Restoring landscapes across the Mount Alexander Region

Our Woodland Birds Program

Connecting Country has embraced the use of birds, and woodland birds in particular,  as focal species for landscape restoration. They are an ideal group for a number of reasons:

  • Different species tend to use different habitats – and their presence or absence may act as indicators of habitat type and quality, as seen in our Woodland Bird Brochure.
  • Woodland birds are classified as Threatened: the Victorian Temperate Woodland Bird Community
  • BirdLife Australia has been harnessing the enthusiasm and skill of citizen scientists with great success for decades.

We have an in-house bird monitoring program which involves surveying about 50 sites across the Mount Alexander regions.  In 2014, Connecting Country became formally affiliated with BirdLife Australia. For more info on this program and our links with BirdLife, click here.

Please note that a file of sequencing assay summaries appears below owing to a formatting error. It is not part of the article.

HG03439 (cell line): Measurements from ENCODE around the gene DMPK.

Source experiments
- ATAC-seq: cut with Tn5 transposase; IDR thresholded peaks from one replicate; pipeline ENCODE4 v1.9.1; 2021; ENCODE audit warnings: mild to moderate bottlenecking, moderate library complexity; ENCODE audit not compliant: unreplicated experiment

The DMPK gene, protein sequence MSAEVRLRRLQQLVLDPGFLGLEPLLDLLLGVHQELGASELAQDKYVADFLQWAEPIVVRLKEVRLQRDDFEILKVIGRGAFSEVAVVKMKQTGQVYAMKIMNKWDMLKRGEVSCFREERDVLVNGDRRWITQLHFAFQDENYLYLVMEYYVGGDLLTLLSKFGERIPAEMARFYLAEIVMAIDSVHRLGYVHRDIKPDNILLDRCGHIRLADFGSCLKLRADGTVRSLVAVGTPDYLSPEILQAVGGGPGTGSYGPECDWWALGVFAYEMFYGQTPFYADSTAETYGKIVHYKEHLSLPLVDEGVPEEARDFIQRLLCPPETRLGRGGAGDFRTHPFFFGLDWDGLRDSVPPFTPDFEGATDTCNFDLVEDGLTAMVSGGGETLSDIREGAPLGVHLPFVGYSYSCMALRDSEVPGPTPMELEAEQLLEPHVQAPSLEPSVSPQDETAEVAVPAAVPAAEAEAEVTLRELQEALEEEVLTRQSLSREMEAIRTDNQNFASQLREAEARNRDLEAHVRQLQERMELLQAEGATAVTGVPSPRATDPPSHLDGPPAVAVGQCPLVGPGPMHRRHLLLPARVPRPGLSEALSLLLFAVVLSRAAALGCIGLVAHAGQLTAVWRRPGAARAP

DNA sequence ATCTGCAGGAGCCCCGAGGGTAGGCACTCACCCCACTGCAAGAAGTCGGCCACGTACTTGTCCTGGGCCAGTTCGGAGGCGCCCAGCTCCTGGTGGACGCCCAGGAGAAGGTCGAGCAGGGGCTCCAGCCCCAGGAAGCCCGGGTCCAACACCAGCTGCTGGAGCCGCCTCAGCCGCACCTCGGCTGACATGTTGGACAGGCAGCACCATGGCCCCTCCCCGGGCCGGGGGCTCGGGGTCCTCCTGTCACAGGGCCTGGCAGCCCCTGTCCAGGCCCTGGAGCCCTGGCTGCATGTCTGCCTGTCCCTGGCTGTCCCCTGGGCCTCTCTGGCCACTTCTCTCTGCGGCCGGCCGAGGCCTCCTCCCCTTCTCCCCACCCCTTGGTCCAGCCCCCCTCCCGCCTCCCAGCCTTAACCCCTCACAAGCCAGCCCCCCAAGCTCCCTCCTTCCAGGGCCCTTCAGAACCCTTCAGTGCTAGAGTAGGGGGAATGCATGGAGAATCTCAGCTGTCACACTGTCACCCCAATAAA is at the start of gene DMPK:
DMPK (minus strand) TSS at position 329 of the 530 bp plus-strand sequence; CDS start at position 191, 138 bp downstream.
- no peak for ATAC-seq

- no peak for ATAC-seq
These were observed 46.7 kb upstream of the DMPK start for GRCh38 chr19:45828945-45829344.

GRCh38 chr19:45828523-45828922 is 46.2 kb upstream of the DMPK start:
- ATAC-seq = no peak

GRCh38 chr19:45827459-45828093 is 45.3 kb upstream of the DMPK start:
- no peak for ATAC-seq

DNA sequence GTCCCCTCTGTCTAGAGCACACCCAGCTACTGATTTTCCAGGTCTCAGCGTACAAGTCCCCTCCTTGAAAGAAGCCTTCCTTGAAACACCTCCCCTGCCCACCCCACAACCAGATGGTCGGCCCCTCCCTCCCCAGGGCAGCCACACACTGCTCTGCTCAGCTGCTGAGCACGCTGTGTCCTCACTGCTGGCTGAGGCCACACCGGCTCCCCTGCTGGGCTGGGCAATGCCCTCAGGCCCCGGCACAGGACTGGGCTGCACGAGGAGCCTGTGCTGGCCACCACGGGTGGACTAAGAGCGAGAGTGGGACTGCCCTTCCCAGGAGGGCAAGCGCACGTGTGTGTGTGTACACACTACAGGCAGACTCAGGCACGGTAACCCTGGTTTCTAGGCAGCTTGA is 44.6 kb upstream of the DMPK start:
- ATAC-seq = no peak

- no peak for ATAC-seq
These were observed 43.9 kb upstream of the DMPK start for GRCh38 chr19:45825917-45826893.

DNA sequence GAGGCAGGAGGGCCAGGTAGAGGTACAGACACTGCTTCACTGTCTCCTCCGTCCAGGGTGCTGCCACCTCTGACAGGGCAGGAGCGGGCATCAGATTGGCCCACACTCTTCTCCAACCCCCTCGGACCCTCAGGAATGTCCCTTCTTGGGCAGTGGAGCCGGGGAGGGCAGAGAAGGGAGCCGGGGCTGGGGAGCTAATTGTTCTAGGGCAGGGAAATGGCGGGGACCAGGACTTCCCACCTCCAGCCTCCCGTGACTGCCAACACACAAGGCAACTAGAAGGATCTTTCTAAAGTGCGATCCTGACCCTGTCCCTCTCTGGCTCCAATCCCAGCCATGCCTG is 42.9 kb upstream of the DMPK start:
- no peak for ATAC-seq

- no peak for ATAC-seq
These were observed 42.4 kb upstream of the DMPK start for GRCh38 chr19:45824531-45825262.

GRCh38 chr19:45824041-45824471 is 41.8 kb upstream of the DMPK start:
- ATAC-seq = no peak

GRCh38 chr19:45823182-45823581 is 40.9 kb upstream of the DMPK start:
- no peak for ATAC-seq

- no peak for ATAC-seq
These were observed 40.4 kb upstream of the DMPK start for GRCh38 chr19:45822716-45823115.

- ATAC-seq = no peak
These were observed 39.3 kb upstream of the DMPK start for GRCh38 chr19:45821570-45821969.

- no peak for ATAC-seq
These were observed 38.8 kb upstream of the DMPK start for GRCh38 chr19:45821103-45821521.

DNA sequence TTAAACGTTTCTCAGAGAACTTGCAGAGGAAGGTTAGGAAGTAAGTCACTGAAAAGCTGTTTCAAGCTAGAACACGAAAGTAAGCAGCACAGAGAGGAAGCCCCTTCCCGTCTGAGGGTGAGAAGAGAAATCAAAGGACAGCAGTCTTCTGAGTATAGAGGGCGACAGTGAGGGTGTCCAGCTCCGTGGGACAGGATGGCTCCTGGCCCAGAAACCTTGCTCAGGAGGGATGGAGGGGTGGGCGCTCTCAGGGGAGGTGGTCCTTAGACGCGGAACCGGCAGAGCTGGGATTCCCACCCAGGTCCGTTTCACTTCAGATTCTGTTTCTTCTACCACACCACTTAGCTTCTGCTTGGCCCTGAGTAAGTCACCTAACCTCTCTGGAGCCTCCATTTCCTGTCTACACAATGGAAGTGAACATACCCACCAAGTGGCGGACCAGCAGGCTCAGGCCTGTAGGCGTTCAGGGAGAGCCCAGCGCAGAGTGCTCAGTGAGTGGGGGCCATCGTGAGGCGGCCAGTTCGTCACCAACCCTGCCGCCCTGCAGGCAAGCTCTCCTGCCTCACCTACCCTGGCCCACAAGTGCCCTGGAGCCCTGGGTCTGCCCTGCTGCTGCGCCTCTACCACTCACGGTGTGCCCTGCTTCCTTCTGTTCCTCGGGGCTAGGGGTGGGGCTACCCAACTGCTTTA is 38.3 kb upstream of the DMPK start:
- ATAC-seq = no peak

In 2013, Connecting Country developed a detailed 10-year Woodland Birds Action Plan for the Mount Alexander region with the assistance of external experts.

This plan identified five focal species that we have dubbed ‘the feathered five’. The ‘feathered five’ are ground-foraging woodland birds known to occur in the local area; Diamond Firetail, Jacky Winter, Hooded Robin, Brown Treecreeper and Painted Button-quail.  We have a number of projects, past and present that strive to ensure that these five species and other woodland birds are flourishing in the Mount Alexander region now and in the future… With your help!

Click on the tabs below to find out more…

The Feathered Five

Our five very special focal species

Stewards for Woodland Birds

Find out more about the project

Habitat Restoration projects

Over 300 hectares of woodland bird habitat created or cared for!

Woodland Bird Monitoring: Group sites and resources

The birdwatcher's monitoring kit

2016 Bird Monitoring Results

Summary graphs and distribution maps. Australian Owlet-nightjar By P. Turner